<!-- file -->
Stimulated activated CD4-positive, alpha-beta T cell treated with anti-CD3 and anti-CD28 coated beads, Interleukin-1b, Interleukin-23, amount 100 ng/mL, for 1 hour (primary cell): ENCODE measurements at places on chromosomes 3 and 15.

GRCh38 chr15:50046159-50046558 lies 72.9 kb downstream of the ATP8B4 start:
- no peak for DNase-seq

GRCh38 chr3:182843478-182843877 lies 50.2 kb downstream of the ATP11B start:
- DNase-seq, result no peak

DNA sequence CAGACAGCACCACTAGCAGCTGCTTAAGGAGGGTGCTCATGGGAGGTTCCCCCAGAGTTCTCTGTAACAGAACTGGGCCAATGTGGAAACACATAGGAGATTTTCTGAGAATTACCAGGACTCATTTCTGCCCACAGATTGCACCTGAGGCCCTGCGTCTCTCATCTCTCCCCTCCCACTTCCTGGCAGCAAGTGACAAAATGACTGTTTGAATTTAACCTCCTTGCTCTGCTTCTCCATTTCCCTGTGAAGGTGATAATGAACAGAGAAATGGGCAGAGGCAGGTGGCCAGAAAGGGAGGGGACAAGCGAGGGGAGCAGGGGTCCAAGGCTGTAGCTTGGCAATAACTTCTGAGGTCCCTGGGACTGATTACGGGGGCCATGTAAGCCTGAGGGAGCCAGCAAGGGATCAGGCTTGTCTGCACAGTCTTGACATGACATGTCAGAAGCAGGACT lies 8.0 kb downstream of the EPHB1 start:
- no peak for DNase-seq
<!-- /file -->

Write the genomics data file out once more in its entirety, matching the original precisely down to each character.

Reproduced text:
Stimulated activated CD4-positive, alpha-beta T cell treated with anti-CD3 and anti-CD28 coated beads, Interleukin-1b, Interleukin-23, amount 100 ng/mL, for 1 hour (primary cell): ENCODE measurements at places on chromosomes 3 and 15.

GRCh38 chr15:50046159-50046558 lies 72.9 kb downstream of the ATP8B4 start:
- no peak for DNase-seq

GRCh38 chr3:182843478-182843877 lies 50.2 kb downstream of the ATP11B start:
- DNase-seq, result no peak

DNA sequence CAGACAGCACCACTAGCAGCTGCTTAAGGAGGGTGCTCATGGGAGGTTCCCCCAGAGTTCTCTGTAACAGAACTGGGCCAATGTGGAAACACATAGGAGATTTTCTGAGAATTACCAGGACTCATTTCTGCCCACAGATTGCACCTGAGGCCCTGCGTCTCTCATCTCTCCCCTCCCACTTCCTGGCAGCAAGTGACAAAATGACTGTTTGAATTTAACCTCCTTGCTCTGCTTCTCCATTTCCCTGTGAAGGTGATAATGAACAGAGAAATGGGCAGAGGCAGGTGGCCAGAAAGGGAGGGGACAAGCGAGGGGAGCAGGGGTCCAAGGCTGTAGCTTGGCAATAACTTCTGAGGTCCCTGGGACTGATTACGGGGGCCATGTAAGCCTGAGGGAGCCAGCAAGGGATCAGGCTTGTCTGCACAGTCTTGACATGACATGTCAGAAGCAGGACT lies 8.0 kb downstream of the EPHB1 start:
- no peak for DNase-seq